There is and has always been a great deal of discussion, intense, identity-charged argument actually, around the issue of charging money for—whatever you want to call this. I wouldn’t call what we’re doing with the inquiries offering “enlightenment” services, or dharma, or truth. or freedom. Again, whatever you want to call it, if you’re involved in the nondual community, you’ll know what the arguments are.
- No one should have to pay for freedom, the truth, etc.
- Teachers, Facilitators, Healers, etc. need to pay the bills, too.
- Give freely what is freely available to all.
- If the service is valued, then payment is given accordingly.
- Get a job, Son. The truth will take care of itself.
- Do you as a facilitator value your own time?
There are differing opinions on how this plays out amongst teachers, facilitators, and healers themselves. After careful and heartfelt consideration there is no place for me to hang my hat on this one. Can’t say “money is only energy,” or “the truth is not for sale,” or even “the universe will provide,” with any certainty, because I don’t have a handle on truth in this, or any other matter, and opinions are of dubious substance if not ultimately divisive and tend towards the realm of separation.
I could say, “I don’t have or make very much money,” but how much I have or make is not anybody else’s problem. And how much I, or you, have to spend is relative and subject to change. And when it comes to money, there’s no telling how much is enough. Sometimes the rent gets paid, sometimes that can’t be achieved—such is the case for both providers and clients.
I could say, “An hour of my time has value,” but the relativity of that statement is immediately apparent, is it not? There is no fixed, no gold standard for services of this kind, and value is in most cases could or should be more accurately determined by the recipient rather than those who offer the service.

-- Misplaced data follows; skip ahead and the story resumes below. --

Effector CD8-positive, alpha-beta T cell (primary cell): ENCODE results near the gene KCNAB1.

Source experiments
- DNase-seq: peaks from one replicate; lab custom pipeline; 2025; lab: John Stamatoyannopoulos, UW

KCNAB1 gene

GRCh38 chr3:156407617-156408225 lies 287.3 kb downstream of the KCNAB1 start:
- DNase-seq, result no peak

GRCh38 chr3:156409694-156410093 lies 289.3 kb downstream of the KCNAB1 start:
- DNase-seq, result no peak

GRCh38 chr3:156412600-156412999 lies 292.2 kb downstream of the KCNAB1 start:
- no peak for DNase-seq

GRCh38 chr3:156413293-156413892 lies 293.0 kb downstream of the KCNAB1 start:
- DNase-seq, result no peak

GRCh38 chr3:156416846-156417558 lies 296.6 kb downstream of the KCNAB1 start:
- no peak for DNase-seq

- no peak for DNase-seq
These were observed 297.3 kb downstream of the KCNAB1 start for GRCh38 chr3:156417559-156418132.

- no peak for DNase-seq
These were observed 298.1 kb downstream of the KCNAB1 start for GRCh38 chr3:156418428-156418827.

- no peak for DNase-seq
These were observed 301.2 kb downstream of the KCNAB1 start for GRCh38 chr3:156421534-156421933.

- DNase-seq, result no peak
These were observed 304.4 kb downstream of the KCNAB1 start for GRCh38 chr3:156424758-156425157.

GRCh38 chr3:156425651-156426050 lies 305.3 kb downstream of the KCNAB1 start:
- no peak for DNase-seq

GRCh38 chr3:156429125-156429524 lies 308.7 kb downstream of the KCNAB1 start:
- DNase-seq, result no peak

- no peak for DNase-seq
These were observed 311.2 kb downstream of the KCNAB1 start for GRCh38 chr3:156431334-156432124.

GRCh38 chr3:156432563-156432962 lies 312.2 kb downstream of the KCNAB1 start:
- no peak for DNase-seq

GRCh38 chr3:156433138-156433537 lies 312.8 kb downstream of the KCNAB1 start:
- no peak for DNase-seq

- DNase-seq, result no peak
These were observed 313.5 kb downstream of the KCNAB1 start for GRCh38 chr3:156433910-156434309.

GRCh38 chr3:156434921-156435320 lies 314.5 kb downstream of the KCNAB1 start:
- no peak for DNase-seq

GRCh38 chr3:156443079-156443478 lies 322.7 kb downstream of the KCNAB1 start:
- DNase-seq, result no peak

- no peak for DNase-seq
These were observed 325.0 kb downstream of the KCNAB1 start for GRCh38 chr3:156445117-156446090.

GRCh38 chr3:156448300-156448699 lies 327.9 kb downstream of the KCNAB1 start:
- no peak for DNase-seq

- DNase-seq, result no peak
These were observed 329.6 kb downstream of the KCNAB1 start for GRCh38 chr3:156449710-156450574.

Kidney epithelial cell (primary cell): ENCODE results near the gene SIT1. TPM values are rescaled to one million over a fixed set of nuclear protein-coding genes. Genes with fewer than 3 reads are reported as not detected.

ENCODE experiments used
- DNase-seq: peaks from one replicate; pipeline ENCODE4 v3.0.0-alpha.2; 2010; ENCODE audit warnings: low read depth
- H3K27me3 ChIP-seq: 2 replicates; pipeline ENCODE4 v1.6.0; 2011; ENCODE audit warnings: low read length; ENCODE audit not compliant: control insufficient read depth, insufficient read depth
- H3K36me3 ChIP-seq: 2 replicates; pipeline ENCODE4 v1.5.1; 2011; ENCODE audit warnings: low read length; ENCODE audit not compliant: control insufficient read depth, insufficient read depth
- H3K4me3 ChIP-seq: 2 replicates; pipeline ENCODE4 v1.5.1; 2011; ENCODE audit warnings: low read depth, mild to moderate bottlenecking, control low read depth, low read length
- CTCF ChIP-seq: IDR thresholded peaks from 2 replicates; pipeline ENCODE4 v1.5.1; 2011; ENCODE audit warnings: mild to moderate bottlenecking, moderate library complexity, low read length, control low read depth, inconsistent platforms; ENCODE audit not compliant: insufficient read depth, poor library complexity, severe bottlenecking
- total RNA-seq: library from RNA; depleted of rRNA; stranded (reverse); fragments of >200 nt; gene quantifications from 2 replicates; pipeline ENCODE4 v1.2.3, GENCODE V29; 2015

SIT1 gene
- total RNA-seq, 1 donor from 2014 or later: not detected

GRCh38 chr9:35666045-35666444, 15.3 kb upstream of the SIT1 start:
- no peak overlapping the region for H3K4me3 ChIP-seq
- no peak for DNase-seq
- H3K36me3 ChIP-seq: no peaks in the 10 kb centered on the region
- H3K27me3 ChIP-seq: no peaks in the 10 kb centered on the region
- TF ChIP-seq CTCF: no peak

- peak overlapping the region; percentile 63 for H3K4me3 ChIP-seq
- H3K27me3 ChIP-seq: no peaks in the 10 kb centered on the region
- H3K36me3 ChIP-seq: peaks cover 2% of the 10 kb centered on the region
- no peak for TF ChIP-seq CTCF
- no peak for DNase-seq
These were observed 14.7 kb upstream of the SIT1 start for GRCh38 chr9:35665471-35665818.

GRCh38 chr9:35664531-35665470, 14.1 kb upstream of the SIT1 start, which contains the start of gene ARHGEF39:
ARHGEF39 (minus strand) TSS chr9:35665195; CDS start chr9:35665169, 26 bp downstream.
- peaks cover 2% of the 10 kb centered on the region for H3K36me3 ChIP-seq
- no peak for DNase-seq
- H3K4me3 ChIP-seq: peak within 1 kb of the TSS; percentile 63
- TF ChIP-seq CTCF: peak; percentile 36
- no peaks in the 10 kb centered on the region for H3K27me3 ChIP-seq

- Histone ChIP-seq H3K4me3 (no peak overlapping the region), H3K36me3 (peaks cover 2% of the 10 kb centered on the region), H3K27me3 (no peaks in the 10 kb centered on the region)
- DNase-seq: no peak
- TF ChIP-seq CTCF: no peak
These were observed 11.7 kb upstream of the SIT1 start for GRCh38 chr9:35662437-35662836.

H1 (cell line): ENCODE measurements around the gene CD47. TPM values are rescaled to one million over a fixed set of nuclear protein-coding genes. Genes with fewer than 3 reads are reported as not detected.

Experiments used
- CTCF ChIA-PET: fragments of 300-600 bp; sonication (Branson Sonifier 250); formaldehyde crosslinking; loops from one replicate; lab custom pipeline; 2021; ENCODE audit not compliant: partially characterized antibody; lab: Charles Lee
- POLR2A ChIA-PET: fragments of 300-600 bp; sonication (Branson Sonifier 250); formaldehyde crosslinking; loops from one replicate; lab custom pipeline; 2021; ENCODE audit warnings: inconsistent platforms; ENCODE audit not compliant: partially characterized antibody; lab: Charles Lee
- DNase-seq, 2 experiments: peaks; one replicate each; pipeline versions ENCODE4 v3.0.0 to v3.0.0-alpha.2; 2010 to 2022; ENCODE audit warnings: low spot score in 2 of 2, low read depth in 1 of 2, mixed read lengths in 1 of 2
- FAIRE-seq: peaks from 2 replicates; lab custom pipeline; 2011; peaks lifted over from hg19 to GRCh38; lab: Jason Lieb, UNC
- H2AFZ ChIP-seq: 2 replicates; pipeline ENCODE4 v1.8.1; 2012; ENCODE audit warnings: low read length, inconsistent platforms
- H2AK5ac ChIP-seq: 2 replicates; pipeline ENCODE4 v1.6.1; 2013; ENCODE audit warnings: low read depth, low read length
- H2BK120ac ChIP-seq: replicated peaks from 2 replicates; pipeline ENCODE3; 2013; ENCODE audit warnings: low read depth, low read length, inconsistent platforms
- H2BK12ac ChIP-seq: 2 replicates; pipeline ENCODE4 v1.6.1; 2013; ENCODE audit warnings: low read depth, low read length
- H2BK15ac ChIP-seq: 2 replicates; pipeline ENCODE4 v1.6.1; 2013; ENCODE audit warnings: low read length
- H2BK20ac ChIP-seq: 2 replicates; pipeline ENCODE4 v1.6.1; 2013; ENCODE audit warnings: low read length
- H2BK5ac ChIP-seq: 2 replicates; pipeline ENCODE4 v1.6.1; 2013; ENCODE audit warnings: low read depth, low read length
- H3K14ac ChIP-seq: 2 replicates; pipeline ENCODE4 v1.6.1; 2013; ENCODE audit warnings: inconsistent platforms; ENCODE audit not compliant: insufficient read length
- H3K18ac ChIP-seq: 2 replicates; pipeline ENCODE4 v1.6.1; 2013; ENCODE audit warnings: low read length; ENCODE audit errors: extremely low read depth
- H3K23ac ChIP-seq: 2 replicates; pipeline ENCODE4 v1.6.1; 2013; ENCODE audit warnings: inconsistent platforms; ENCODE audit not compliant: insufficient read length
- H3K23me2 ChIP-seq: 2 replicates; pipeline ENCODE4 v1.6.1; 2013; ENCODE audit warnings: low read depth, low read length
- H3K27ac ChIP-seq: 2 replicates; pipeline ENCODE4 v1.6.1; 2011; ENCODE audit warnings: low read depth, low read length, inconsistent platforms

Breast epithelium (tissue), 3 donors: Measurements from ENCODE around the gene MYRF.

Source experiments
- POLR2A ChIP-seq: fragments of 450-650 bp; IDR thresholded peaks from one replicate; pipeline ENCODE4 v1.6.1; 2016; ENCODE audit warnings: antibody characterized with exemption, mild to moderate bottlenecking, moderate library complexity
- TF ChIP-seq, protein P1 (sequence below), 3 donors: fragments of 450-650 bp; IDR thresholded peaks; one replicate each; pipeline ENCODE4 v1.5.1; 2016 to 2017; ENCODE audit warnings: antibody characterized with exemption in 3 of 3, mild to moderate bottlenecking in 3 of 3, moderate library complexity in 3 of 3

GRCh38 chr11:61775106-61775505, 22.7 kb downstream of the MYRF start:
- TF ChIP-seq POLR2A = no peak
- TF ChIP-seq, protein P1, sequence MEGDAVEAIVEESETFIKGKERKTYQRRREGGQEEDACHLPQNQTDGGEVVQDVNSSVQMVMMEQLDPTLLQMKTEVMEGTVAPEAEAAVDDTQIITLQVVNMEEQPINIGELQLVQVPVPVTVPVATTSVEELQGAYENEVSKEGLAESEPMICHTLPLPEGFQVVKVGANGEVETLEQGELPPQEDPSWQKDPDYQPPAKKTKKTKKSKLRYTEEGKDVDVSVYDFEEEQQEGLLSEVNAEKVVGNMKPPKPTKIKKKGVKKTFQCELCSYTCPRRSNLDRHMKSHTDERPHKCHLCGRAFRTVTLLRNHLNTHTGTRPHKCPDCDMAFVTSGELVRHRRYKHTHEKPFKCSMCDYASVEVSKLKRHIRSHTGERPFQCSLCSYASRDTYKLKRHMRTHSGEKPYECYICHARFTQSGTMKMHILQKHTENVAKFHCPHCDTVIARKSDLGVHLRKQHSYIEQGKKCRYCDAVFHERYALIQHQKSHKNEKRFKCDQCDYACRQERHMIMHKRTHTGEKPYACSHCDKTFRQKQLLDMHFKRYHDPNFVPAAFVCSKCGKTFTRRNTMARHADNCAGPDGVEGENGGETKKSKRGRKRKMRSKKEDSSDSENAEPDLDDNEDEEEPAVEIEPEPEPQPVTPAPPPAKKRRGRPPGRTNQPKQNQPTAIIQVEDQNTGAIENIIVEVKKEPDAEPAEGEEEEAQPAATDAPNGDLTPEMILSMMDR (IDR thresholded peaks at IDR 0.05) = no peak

So the policy here, lightly held, is that donations are welcomed to the extent that you, the “consumer,” value not only the service provided, but in direct proportion to the value you place on your own time, a statement or commitment to your own investment in the experience. “No one will be turned away due to inability to pay,” is the standard set by Scott and the Living Realization crew, and is, and always has been, upheld here. It’s your call. Let the argument be settled in your own heart; and may your own pocketbook and heart, be full–irrespective of what is decided there.
Feel free to weigh in on the conversation. Comments are always welcome.
5 thoughts on “On Accepting Donations for the Inquiry”
I don’t mind giving a donation for this “service” because I value the process and what I achieve through the process. It supports those that guide me through the process. Even in practice sessions, we trade time with one another rather than one person just taking the time of the other. I tithe at church, which is highly encouraged by my church at a rate of 10%, so I could ask why I should “pay” for spirituality, akin to paying for freedom. I would pay a guide to assist me if I were going mountain climbing. The mountain is free for all to climb but I would want a guide to assist me since I haven’t done it before and don’t know how to do it. At times I have questioned the fee-for-service but as I look back at those thoughts, they came from a place of deficiency. And for those who literally don’t have the suggested donation amount, in most instances there is a sliding scale to assist or in some cases there are cost-free sessions.
Thanks, Vicki. There’s a real charge around what, or if to charge. 🙂
A thorny issue in many spiritual groups. You seem to have come to a reasonable conclusion.
It’s hard to argue for self worth here. 🙂 But there is some merit to objecting to charging…just don’t see how the objection can stick without some reflection back to that same said self. :))
I see no problem at all. It is what it is. I sometimes feel frustrated by not being able to afford what iI want, be it commodities, consumables or attending courses. Water and food is given to freely by nature, yet we have to pay for it Money is the illusory means by which we exchange goods and services. Enlightenment teachings etc are a form of commodity Until that changes, so be it. Who is in control anyway?